Published on November 26, 2012 by Amy
Dohäsan, Dohosan, Tauhawsin or Tohausen (late 1780s to early 1790s – 1866) was a prominent Native American. He was War Chief of the Kata or Arikara band of the Kiowa Indians, and then Principal Chief of the entire Kiowa Tribe, a position he held for an extraordinary 33 years. He is best remembered as the last undisputed Principal Chief of the Kiowa people before the Reservation Era, and the battlefield leader of the Plains Tribes in the largest battle ever fought between the Plains tribes and the United States.
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Dohäsan’s name, which was hereditary, has been variously translated as Little Mountain, Little Bluff, or Top-of-the-Mountain. He was the son of a chief named Dohá (Bluff). Because his name, and the Chieftainship of his band, was hereditary, (though not necessarily father to son) – Dohäsan himself was succeeded by his nephew, rather than one of his sons, and though his father was a chief, it was his uncle who was the hereditary war chief from whom he got his name.
The Arikara band was so named because of their close trading relationship with the Arikaras in the upper Missouri valley during the tribe’s early recorded history. Because of their trading relationships with traders from the US, Spain, and the French, the Kiowa, and the Arikata in particular, were well known to European-Americans. Dohäsan was known to traders as early as the late 1820s. He gained a reputation as a fierce, but tricky, warrior and successful war chief. Dohäsan was a member of the elite warrior society, the Koitsenko.
Although his position as Chief of the Arikara band was hereditary, the Principal Chief of the entire Kiowa people was not a hereditary position. The elders of all the bands met together and elected the Principal Chief, and he generally held that position the rest of his life. Dohäsan became principal chief of the Kiowas in the spring of 1833, after the tribe elders and sub-chiefs deposed then-Principal Chief A’date. This followed the massacre of A’date’s village by Osages at Cutthroat Gap, near the head of Otter Creek in what became the Indian Territory of the Oklahomas. Dohäsan was the last undisputed Principal Chief of the Kiowa Tribe while they were a free people.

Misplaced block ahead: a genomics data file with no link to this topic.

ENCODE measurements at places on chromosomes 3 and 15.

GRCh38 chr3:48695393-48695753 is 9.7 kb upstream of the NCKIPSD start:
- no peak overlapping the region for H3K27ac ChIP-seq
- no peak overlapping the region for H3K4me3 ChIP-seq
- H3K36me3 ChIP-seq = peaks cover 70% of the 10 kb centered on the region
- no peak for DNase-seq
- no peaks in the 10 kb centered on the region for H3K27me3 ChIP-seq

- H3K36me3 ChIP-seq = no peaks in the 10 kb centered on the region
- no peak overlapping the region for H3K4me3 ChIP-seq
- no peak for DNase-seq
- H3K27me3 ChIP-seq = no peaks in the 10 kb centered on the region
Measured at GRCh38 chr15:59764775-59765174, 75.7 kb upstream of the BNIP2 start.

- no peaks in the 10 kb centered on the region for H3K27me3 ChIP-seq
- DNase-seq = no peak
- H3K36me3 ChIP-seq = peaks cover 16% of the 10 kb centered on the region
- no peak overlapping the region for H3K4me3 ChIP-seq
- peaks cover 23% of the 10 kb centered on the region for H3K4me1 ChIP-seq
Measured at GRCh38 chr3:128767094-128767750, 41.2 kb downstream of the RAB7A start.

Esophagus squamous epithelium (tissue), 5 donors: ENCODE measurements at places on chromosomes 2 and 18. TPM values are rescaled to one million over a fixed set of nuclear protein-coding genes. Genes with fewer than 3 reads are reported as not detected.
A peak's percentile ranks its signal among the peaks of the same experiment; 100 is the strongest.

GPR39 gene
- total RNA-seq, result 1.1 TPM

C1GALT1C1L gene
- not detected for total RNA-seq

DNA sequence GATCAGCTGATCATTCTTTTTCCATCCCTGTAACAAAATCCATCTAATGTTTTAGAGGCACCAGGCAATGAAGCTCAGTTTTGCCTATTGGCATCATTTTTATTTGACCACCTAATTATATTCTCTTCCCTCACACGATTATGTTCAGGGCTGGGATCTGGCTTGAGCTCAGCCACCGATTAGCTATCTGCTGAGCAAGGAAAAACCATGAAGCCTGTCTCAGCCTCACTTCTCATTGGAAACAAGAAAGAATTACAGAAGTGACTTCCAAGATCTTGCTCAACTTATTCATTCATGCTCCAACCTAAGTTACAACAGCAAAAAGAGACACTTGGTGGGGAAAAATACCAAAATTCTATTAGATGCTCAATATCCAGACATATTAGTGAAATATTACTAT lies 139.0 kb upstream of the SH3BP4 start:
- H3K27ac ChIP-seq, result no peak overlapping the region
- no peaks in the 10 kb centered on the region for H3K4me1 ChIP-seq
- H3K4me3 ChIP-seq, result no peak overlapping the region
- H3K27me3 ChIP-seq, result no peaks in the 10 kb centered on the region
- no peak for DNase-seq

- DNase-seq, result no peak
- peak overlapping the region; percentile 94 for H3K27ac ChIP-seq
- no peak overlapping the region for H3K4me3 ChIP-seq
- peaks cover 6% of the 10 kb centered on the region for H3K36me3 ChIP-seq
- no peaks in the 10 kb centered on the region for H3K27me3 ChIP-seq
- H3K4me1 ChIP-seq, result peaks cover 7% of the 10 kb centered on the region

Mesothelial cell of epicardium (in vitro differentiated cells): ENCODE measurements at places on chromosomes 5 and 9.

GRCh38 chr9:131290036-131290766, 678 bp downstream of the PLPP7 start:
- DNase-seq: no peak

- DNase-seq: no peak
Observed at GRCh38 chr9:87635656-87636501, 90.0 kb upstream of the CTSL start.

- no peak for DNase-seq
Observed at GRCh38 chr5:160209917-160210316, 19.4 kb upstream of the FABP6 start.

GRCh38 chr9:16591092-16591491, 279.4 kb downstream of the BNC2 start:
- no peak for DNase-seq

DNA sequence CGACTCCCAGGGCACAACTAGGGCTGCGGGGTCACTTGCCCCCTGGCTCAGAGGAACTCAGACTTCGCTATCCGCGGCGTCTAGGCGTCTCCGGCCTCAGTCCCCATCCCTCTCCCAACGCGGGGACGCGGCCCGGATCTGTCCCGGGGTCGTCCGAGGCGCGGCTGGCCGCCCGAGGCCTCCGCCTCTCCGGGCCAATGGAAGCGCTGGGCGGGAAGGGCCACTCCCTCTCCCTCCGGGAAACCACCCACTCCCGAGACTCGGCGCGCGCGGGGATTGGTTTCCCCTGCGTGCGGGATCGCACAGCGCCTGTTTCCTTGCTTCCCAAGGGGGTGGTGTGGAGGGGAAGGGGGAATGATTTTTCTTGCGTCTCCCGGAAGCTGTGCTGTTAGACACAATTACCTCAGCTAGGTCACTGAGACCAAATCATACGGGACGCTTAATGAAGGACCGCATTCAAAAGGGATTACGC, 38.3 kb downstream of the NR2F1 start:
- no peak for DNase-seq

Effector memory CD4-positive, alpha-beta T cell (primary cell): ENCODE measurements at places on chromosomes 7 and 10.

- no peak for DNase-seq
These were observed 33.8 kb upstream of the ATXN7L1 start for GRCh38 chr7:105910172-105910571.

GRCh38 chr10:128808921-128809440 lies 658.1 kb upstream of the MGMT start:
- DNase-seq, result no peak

After A’date was deposed, and Dohäsan arose to become principal Chief of the entire Kiowa people, the United States Army became acquainted with Dohäsan. The slaughter of an entire village of the Kiowa prompted the dragoon expedition of Colonel Henry Dodge to Western Oklahoma in the summer of 1834. Dohäsan was among those on hand to greet the colonel and his expedition. Artist George Catlin, who accompanied the expedition, sketched and painted Dohäsan ‘s portrait. The purpose of the expedition was to end the ferocious fighting between the various Plains Tribes, and in May 1837 Dohäsan was one of the principals who signed the Fort Gibson Treaty, by which the United States government sought to end intertribal warfare in Indian Territory.
Treaties did little to end the Kiowas’ frequent raids for horses and other plunder, and it is arguable whether they even slowed the fighting between the tribes. Texas was basically wide open to joint Kiowa-Comanche raids, and the annual raids into Mexico became a dreaded part of life in both Mexico proper and its northern states. In his raids, Dohäsan and his tribesmen and allied Comanche came to live in the winter in the Staked Plains, especially along the Canadian River valley and Palo Duro Canyon, which served as a base for both wintering and the ever increasing annual raids.
At Palo Duro Canyon, on September 17, 1845, he was sketched by Lt. James W. Abert in his watercolor portfolio. In the summer of 1851 Dohäsan led a war party of the various Kiowa bands, and allied Comanches against the Pawnees near the head of Medicine Lodge Creek in Kansas, slaughtering them.
His name again rises in Army records in 1857 when he successfully led his warriors out of an ambush by Mexican soldiers at Hueco Tanks near El Paso Norte in Texas. The Mexicans had pursued the raiders north out of Mexico, and hoped to eliminate them. Instead, most of the Mexican troops were killed or wounded.
The American Government was anxious to keep the Kiowa friendly as the Civil War beckoned, and in late 1859, as a goodwill gesture, Major John Sedgwick’s troops gave Dohäsan an old army ambulance wagon along with the usual presents. When he was unable to master the art of driving a team, Dohäsan had a couple of Kiowa boys ride the harnessed horses as he sat in the driver’s seat.
In 1861, when federal authorities threatened to withhold annuity goods and send troops against the Kiowas if they did not cease their raiding, Dohäsan angrily and contemptuously called the “white chief” a fool with the “heart of a woman.”